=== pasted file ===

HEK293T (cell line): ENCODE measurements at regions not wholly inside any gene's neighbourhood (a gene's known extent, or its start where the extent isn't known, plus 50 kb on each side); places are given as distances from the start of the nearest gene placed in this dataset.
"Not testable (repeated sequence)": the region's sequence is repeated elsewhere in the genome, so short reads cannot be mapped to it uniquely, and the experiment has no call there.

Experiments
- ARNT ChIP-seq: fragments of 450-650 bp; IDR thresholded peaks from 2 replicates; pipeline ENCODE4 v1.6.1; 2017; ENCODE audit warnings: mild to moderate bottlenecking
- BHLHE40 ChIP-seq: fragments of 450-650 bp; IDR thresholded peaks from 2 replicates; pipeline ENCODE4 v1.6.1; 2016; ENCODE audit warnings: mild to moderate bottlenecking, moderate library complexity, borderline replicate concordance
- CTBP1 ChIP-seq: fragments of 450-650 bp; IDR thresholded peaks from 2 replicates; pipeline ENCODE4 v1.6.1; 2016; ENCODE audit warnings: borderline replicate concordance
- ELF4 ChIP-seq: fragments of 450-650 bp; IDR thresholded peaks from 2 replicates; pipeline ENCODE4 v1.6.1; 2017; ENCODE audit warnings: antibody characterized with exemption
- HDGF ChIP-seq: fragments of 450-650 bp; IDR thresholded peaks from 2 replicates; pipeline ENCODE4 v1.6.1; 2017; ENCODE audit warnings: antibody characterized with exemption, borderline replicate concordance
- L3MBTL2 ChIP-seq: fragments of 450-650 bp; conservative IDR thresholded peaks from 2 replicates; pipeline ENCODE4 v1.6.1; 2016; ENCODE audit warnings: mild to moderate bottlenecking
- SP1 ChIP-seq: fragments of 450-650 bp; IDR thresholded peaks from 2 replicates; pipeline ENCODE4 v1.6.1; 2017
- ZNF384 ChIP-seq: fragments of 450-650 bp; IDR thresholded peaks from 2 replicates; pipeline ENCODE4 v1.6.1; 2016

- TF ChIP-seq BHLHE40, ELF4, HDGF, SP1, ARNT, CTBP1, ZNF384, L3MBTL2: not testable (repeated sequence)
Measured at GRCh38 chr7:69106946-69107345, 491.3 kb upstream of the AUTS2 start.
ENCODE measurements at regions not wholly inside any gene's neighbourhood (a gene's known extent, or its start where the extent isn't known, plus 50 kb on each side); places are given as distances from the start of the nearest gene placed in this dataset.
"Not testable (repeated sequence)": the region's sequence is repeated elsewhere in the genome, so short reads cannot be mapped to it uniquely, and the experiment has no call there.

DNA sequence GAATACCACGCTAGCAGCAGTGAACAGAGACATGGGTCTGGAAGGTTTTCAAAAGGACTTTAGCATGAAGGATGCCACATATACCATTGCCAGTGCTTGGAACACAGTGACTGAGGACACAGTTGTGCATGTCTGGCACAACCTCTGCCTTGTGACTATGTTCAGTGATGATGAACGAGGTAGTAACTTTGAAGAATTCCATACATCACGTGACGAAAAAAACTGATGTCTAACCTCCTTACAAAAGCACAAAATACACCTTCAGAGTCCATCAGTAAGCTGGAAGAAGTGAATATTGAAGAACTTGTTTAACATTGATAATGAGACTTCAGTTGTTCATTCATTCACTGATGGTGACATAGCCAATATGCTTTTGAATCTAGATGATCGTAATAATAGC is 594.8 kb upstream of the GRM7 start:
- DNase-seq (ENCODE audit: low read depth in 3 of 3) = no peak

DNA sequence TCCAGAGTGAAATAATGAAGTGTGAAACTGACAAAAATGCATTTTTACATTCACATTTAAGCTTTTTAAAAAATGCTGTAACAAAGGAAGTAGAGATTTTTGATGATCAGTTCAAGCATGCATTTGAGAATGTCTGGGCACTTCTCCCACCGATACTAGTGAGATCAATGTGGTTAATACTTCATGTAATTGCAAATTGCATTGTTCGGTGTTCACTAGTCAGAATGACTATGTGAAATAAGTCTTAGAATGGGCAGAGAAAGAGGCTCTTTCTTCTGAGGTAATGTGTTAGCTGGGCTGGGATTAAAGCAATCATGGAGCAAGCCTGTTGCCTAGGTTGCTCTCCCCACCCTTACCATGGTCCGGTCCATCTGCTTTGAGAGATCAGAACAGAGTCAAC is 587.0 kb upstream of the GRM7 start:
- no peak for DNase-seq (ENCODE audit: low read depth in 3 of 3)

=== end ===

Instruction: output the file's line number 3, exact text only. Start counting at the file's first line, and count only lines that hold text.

Experiments